What do you say when someone dies you never really liked? Very few Americans are wrestling with that quandary today when it comes to John McCain.
John McCain was one of the very most beloved people anywhere in public life. Republicans, Democrats, people who loathe everyone in politics — almost everyone had a soft spot for the crusty senator from Arizona, who died over the weekend after a valiant bout with brain cancer.
And the hosannas are still pouring in. Senate majority leader Mitch McConnell called him “a great American patriot.” “He really understood in the marrow of his bones what it meant to be an American,” said Hillary Clinton.” In the eyes of former Arizona Sen. Jon Kyle, who’d served with McCain from 1995 to 2013: “John was always there as a kind of conscience of the Senate.”
And he was. From his five-year stay at the Hanoi Hilton to his Straight Talk Express, from his refusal to countenance torture to his quixotic quest for campaign-finance reform, McCain was an inspiring throwback to a day when people could disagree and still not hate each other, when personal character actually meant something in Washington.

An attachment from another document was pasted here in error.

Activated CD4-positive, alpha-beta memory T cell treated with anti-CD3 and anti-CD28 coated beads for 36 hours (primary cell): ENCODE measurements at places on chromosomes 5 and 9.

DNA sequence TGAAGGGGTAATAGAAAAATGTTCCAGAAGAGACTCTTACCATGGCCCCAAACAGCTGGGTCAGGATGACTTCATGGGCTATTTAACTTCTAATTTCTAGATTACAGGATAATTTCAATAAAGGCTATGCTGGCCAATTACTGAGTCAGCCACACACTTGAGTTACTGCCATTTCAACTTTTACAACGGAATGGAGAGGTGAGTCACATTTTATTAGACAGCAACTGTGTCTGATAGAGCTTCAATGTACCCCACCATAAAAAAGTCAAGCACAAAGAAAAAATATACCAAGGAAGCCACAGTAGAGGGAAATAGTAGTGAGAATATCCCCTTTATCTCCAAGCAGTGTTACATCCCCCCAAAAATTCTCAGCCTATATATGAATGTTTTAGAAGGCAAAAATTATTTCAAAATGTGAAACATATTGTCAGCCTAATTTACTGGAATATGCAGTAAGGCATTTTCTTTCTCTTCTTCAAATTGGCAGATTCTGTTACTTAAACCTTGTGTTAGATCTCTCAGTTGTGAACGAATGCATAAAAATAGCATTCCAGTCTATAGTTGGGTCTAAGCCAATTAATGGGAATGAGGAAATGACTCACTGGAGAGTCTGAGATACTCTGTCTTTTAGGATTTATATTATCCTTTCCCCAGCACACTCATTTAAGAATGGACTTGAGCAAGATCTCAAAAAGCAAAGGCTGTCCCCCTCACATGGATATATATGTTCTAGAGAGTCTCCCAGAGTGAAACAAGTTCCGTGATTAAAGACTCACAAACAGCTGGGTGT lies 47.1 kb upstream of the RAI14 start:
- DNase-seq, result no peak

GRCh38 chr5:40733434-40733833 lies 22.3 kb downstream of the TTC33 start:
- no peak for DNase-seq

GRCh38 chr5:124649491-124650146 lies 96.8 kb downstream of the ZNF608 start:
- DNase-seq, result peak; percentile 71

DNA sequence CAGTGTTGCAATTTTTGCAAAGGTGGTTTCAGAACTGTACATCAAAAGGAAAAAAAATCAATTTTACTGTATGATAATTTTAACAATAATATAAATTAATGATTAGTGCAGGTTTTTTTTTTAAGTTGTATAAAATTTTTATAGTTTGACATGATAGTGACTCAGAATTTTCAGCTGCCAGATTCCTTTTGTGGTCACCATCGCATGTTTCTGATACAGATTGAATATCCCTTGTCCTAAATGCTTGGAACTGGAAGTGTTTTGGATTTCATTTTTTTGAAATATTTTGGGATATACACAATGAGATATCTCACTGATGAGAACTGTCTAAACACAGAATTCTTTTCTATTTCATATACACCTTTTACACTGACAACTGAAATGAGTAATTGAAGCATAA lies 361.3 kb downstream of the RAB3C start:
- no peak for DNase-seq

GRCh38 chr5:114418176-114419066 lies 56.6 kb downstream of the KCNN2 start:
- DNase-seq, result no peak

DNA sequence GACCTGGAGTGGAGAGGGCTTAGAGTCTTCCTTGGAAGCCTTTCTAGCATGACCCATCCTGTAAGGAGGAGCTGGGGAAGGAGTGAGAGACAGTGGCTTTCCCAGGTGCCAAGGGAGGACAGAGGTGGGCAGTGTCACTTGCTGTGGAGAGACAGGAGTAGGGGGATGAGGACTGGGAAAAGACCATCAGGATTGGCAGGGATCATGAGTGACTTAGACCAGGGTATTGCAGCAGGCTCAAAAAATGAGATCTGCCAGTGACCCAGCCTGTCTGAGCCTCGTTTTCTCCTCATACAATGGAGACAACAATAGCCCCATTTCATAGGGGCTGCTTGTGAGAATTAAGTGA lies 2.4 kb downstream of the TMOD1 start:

You know, before Donald Trump.
It was Trump who famously said of McCain: “He’s not a war hero. He’s a war hero because he was captured? I like people that weren’t captured.” It was Trump who as recently as a week ago was mimicking McCain’s thumbs-down on Obamacare repeal.
Trump did everything he could to ignore the man, even failing to acknowledge him while signing a defense bill named for McCain.
White House flags were lowered to half-staff on Sunday. But Trump’s condolence tweet could hardly have been any stingier. It was exactly 21 words long. Despite the respectful tone, not one of those words contained an ounce of praise for John McCain. “My deepest sympathies and respect go out to the family of Senator John McCain,” Trump wrote. “Our hearts and prayers are with you!”
Could the president have said any less? Like most of Trump’s feuds, this one goes on forever. Not even death can heal these wounds.
Ellis Henican is the author of a dozen books including TRUMPITUDE: The Secret Confessions of Donald’s Brain. Join Ellis on Twitter @henican.